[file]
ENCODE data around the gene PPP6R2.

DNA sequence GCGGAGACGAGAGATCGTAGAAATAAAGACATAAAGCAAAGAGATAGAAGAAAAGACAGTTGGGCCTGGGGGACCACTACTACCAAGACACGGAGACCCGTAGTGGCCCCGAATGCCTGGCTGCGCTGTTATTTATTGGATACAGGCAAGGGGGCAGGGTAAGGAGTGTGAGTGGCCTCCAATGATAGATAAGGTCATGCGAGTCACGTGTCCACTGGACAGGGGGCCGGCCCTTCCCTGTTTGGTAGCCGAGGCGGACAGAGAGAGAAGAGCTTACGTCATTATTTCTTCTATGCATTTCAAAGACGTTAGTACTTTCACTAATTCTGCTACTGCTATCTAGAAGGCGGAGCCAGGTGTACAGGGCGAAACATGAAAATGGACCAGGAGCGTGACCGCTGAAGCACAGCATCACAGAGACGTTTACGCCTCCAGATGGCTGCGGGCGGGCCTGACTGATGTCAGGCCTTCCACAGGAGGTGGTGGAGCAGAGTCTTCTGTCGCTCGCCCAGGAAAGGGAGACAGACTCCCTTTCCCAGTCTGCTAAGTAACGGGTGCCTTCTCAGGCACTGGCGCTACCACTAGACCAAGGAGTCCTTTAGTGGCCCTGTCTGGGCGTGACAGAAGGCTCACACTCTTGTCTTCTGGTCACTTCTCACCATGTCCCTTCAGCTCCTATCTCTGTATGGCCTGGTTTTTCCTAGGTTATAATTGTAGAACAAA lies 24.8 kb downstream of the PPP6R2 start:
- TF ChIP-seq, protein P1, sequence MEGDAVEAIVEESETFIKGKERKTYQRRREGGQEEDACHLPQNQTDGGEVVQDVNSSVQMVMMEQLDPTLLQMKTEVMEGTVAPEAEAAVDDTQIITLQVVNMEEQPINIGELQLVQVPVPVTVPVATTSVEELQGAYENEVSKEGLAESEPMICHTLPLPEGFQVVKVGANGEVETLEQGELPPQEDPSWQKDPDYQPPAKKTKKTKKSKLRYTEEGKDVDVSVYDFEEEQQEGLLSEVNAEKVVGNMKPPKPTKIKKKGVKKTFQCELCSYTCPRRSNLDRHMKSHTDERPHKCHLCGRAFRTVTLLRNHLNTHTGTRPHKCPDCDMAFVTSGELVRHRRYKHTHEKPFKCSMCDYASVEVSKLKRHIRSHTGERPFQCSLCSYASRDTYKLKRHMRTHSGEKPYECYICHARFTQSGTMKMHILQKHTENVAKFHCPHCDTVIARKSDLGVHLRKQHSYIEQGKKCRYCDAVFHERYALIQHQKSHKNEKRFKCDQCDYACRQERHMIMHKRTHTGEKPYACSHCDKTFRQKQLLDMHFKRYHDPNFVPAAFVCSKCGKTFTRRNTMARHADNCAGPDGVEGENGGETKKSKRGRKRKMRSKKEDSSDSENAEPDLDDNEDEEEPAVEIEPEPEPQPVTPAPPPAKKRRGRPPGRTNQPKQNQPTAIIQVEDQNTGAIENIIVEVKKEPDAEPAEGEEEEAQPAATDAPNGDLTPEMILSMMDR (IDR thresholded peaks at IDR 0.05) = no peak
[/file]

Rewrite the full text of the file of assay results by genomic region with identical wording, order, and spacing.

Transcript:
ENCODE data around the gene PPP6R2.

DNA sequence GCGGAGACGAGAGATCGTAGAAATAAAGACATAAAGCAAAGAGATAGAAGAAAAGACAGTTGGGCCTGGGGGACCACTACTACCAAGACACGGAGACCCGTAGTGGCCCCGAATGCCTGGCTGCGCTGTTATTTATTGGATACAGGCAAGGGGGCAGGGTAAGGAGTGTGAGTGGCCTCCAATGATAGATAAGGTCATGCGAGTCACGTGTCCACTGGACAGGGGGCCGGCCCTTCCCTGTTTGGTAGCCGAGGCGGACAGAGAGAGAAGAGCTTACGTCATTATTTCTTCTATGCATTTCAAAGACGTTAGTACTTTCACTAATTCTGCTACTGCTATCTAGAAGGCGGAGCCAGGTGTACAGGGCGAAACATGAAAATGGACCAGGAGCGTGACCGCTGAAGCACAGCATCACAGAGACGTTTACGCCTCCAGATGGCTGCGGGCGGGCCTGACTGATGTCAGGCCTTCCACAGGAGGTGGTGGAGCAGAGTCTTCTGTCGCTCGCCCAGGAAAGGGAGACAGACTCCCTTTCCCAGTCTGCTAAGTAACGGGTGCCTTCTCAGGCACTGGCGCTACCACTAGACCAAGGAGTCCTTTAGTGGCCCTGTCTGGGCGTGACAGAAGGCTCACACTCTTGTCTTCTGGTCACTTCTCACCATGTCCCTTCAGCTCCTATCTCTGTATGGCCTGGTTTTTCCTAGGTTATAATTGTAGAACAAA lies 24.8 kb downstream of the PPP6R2 start:
- TF ChIP-seq, protein P1, sequence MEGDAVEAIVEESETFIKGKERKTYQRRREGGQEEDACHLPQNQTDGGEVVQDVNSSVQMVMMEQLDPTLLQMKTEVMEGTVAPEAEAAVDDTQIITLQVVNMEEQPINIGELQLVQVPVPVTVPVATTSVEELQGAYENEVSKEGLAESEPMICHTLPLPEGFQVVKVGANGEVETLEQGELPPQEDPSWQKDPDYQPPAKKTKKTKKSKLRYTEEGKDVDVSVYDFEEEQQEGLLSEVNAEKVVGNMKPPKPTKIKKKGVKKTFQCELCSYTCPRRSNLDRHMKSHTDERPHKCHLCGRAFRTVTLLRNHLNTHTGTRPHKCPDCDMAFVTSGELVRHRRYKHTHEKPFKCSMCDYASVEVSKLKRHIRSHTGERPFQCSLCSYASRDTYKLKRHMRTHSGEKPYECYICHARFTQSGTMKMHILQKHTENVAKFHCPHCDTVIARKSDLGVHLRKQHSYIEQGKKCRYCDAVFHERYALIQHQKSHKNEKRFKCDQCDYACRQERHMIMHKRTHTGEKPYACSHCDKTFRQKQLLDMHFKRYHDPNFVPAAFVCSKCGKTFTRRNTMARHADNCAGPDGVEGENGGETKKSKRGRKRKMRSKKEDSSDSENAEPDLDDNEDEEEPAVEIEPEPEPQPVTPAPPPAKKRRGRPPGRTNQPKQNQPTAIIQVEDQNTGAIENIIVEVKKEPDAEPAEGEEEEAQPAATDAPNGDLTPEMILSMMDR (IDR thresholded peaks at IDR 0.05) = no peak